Why Socialism Does Not Work

Received via email.  Yes, I'm sure it's apocryphal.  Yet it accurately describes real human behavior.

An economics professor at Texas Tech said he had never failed a single student, but had once failed an entire class.

The class (students) insisted that socialism worked since no one would be poor and no one would be rich, a great equalizer. The professor then said, "OK, we will have an experiment in this class on socialism."

"All grades will be averaged and everyone will receive the same grade so no one will fail and no one will receive an A."

After the first test the grades were averaged and everyone got a B. The students who had studied hard were upset while the students who had studied very little were happy.

But, as the second test rolled around, the students who had studied littlestudied even less and the ones who had studied hard decided that since they couldn't make an A, they also studied less. The second Test average was a D.

No one was happy. When the 3rd test rolled around the average grade was an F.

The scores never increased as bickering, blame, name calling, all resulted in hard feelings and no one would study for anyone else.

To their great surprise all failed. The professor told them that socialism would ultimately fail because the harder people try to succeed the greater their reward (capitalism) but when a government takes all the reward away (socialism)  no one will try or succeed.

....Ok that's enough, stop thinking again...

Its very clear that Socialism is designed to remove the remaining value of property from a country and its citizens. And put a burden on all of its citizens to do with less .  And give it to the poor for their votes.  By force.  When the value is gone and and the burden is still required. The people won't cooperate. The US government won't stop spending money it doesnt have.  Like France. Then totalitarianism is required. To maintain tax revenue.  And it will be implemented.  Once that happens all the Socialist instigators like College professors who realize the errors of their ways. Will be arrested and killed. because they know too much.

Anyone who states Socialism helps those who cant help themselves is full of it.  It helps those who dont want to help themselves.

Or as Margaret Thatcher once observed:

The problem with socialism is that you eventually run out of other people's money.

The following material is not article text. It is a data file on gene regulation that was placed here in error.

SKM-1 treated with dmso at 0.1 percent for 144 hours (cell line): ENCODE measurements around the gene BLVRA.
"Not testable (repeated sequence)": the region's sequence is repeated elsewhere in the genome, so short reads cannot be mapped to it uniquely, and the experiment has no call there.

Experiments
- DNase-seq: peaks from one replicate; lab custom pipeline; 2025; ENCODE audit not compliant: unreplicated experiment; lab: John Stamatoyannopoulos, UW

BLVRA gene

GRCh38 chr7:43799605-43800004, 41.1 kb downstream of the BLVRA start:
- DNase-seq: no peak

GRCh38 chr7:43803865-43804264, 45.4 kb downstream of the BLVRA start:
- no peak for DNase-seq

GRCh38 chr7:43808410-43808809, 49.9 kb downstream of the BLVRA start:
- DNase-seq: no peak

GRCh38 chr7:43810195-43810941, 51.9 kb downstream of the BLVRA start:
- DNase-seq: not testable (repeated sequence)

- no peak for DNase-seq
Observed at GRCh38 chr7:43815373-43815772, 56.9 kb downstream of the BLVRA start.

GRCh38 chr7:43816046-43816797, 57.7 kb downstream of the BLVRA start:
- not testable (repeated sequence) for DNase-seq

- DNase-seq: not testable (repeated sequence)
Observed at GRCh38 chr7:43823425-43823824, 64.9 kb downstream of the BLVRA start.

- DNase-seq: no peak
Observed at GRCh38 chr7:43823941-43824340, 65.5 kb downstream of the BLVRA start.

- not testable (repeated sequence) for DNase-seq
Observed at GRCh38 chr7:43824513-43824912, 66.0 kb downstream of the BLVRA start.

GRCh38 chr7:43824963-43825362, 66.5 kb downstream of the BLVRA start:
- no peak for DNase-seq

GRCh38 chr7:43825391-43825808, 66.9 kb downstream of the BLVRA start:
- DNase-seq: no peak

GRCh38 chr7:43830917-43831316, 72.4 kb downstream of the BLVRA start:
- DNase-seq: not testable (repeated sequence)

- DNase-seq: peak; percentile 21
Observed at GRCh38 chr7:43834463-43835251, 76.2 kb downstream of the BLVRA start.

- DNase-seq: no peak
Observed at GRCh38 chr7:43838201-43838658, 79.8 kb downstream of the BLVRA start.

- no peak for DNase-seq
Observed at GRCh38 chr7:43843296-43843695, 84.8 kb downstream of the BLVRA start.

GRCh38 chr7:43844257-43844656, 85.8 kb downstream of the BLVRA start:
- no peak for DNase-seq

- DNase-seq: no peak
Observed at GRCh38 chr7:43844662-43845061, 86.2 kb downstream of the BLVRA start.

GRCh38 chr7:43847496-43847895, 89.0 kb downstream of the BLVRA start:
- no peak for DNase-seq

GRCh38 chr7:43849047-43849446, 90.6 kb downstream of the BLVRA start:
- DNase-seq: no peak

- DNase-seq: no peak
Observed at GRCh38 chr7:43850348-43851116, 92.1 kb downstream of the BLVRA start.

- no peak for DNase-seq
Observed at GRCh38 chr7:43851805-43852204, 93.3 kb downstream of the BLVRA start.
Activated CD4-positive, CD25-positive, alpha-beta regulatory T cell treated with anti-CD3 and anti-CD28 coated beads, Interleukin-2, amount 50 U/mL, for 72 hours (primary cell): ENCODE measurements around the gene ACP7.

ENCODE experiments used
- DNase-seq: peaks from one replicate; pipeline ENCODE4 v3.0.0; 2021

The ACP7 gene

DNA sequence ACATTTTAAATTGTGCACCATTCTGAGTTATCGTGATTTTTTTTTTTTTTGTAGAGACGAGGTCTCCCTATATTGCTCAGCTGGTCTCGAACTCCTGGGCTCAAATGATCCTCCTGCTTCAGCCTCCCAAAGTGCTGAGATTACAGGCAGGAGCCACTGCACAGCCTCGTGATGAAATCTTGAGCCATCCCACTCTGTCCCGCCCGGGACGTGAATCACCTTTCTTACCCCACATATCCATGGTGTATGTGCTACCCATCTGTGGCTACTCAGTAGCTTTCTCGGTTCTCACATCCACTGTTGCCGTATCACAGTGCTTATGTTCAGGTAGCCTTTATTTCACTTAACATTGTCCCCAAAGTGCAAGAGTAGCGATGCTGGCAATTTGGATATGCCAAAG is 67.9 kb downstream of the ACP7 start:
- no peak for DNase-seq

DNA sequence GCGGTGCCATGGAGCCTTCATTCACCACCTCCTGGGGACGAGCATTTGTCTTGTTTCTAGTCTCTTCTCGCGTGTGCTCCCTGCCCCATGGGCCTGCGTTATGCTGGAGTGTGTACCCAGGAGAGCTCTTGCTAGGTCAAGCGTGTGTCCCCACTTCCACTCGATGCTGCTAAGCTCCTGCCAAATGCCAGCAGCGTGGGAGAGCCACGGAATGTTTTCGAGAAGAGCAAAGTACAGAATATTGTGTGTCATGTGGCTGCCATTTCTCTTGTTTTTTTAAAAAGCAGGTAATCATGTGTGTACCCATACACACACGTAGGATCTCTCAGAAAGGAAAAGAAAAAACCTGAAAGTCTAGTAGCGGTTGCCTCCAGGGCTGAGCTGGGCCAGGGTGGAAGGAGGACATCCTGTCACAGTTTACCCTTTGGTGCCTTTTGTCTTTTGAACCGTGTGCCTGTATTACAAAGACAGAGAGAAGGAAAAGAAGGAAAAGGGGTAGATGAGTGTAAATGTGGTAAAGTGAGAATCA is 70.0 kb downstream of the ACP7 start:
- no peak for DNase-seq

Found this one at, of all places:

SAN DIEGO, California (CNN) -- Welcome to March Madness on the Potomac.

Many Americans are so emotionally invested in the Obama presidency that they consider it too historic to fail.

They won't tolerate any criticism of the president or his administration, finding it easier to simply attack critics. And whatever goes wrong that they can't defend or deflect, they just blame on George W. Bush.

But to many of the rest of us, it's clear that President Obama is flunking economics. He is trying to do too much at once, and so he is not doing any of it well. He vows to cut the federal deficit while proposing an avalanche of new spending that will -- says the Congressional Budget Office -- increase it by as much as $9.3 trillion over the next decade.

Full story.  Meanwhile, Karl Rove (I know) penned this piece at the Wall Street Journal:

... it doesn't seem like a time of new politics and new concerns. Many Americans are anxious -- and in some cases angry -- about a set of old issues: deficits, taxes and the national debt. Mr. Obama's radical budget, his administration's slapdash operating manner, and events such as the AIG bonuses have revived animosity over government's size and cost.

In response, tea parties are sprouting up, and opposition is growing to more bailouts, more spending, higher taxes and larger deficits, even among Congressional Democrats.


The dynamic he has set in motion could spur the emergence of strong competitors to Mr. Obama in 2012 who take a strong, principled stand against record-setting deficits, debt and taxes. It may also strengthen Republican chances in next year's midterm elections.

Full story.  I just wish that there was a better chance that if the GOP gains control over Congress, they won't spend like drunken sailors, the way they did until the 2006 elections.